Timing Is Everything
Any business or videographer seriously interested in making a substantial impression in the online video community must be prepared to two do things: post regularly and often. The ability to gain impressions is, in many ways, a numbers game. The more content you publish, the greater likelihood your intended audience will see it. But you can improve your chances further by perfecting your distribution timing. If you want to captivate your audience, give them something to look forward to.
Your first video hits YouTube and you get lucky, and you get quite the audience. This is fantastic. People are coming to realize what you thought all along: that you are talented and have a perspective that is unique and entertaining. You get tons of people to subscribe to your channel. They can’t wait to see what you make next. The only problem is, you don’t have a new video planned. Or if you do, it’s going to take weeks before you get it uploaded. Or, you make a video on Thursday one week and then Tuesday the next week, and then Sunday, and no one knows when to visit your channel, or you aren’t maximizing the potential views you could have had by releasing the video at the right time.
Welcome to YouTube’s Creator Playbook, which stresses the importance of a regular schedule, distribution timing and frequent uploads:
Strategy: Release content frequently and on a recurring schedule. React to trending topics.
Why It Works: Frequency of uploads affects the algorithm. To build an audience, “a consistent audience requires consistent content.”
How To Do It: Find the right release day for your audience. Maximize content gained from production investment.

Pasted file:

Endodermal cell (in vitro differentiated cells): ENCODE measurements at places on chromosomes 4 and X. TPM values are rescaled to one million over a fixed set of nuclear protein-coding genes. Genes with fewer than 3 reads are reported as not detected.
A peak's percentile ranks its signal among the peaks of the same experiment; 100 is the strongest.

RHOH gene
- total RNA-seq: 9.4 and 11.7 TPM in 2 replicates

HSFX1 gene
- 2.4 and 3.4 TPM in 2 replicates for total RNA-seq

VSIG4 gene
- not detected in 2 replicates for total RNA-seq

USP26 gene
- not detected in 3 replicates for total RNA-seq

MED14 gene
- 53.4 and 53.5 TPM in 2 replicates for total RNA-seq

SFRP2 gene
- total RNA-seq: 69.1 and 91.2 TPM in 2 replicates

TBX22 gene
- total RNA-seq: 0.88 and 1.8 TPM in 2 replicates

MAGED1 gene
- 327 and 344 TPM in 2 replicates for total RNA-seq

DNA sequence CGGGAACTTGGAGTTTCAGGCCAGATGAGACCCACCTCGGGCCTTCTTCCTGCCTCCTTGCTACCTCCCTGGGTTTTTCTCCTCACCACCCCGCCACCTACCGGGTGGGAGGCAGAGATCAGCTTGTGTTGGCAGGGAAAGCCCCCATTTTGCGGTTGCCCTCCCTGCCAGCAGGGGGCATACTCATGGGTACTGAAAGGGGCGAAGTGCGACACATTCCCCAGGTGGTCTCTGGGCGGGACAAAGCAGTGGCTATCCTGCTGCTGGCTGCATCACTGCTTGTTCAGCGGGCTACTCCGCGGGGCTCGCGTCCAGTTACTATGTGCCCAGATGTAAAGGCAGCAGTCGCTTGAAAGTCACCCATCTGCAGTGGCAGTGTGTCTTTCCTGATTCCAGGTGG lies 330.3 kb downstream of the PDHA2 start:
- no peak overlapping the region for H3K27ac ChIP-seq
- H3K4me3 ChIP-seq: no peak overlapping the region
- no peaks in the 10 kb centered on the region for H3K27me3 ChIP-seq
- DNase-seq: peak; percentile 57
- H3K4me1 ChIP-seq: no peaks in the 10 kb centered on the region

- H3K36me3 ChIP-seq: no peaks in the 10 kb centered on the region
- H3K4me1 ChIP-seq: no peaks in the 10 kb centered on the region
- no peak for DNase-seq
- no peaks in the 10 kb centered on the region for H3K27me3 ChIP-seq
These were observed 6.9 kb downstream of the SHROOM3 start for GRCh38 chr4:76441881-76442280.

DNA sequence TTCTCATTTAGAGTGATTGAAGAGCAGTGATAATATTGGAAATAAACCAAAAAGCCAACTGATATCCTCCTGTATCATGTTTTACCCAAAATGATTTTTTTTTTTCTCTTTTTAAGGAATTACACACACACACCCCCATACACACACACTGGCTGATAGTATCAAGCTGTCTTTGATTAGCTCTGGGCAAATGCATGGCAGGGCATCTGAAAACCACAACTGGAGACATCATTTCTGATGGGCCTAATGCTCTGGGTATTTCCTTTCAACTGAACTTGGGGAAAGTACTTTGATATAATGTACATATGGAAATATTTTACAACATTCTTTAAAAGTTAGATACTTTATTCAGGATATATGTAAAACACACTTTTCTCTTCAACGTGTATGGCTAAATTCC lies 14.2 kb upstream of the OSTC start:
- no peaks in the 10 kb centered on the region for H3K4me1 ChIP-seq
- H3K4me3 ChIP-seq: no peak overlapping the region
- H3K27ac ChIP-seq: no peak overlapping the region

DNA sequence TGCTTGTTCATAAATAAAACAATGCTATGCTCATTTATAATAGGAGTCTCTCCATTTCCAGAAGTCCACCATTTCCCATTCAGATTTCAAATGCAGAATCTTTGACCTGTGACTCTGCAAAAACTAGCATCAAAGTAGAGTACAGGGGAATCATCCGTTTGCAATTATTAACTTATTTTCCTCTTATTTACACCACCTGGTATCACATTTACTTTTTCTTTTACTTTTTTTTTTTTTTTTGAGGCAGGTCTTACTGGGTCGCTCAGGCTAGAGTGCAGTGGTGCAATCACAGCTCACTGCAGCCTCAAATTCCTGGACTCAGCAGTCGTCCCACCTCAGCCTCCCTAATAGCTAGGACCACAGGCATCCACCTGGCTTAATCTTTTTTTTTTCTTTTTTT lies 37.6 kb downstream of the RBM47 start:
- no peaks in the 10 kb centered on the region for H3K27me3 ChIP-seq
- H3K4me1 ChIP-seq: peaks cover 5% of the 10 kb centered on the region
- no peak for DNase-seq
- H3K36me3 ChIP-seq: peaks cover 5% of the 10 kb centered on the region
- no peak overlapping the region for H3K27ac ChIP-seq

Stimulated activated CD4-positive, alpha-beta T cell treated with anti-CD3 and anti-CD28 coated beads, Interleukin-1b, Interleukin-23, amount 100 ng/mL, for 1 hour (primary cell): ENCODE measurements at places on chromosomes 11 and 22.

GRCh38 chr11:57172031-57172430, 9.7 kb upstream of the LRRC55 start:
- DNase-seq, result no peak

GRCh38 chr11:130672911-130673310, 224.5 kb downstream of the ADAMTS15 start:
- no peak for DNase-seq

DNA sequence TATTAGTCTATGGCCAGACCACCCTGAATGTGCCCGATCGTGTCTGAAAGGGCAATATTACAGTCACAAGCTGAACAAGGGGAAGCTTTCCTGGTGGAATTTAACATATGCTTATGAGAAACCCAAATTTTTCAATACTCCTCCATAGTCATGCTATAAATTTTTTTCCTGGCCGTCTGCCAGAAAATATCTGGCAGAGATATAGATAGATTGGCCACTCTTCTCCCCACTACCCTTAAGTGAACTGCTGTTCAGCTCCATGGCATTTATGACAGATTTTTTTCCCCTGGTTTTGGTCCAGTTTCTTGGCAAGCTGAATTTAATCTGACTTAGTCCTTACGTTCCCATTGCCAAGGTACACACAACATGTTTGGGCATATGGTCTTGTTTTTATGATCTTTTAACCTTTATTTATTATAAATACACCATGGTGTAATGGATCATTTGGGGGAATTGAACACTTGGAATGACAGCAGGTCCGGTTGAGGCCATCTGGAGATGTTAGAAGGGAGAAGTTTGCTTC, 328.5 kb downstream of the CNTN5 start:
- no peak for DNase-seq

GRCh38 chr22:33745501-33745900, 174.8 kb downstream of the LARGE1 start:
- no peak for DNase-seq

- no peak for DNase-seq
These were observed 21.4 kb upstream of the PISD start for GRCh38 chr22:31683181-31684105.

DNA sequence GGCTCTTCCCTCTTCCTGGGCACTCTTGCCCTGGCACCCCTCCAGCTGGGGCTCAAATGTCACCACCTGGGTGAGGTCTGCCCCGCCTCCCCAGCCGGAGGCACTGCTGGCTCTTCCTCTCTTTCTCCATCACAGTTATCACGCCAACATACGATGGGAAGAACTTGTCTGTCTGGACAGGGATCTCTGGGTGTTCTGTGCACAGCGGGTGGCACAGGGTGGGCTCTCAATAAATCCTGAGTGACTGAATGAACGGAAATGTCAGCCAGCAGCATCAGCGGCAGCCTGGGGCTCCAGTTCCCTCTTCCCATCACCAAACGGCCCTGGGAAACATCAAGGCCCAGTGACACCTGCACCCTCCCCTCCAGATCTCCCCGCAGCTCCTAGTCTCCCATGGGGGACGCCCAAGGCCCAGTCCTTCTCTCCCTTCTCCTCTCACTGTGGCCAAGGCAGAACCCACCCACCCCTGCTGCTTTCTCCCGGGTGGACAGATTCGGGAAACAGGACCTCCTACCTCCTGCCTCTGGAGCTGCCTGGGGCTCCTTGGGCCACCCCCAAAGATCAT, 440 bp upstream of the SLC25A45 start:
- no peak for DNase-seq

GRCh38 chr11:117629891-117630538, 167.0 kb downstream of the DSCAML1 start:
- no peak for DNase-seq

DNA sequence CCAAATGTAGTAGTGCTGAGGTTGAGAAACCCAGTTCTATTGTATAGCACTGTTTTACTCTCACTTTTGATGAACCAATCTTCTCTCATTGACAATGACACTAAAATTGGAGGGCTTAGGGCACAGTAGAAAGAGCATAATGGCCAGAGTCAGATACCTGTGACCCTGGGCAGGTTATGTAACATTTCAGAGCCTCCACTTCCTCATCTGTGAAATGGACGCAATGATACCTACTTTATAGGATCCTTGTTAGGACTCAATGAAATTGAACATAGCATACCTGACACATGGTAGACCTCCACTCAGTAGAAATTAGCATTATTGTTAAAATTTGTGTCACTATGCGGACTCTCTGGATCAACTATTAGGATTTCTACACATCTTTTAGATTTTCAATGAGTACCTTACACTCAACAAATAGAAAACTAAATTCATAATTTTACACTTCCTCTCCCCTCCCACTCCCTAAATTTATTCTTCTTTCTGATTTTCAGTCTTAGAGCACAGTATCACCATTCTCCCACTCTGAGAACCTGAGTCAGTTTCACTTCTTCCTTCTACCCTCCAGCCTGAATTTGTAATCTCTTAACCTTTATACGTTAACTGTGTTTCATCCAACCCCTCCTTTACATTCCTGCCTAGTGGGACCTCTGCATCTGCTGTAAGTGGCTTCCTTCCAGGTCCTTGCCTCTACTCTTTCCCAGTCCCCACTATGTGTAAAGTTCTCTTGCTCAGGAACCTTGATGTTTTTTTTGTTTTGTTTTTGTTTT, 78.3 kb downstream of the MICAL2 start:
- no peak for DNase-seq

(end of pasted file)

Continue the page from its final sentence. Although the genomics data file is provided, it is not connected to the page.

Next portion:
When And Where Can I Watch It?
Uploading your videos to YouTube is no different from a television network finding a day and a time slot for one of their shows. You can look at some of the biggest critical successes in TV history that ended up going through the ringer when their networks kept moving the day and the time slot around and no one could find those shows anymore. Arrested Development was one of those shows, but it’s not nearly the only one.
Also, many programs lost their audience by coming out with several episodes, but then going on a long hiatus. A recent example is Fast-Forward. This is why successful shows like 24 and Lost, which relied on viewers staying up-to-date through each episode, started their seasons in the Spring and ran rare breaks between new episodes.
For YouTube, you have to have a “one a week” mentality, and probably more. You have a pretty fickle crowd out there. If you go on an extended break, you’re going to lose a lot of your audience. The most successful people on YouTube usually come out with two episodes a week, and usually have supplemental material along with those.
Visit ReelSEO to read the full story about distribution timing.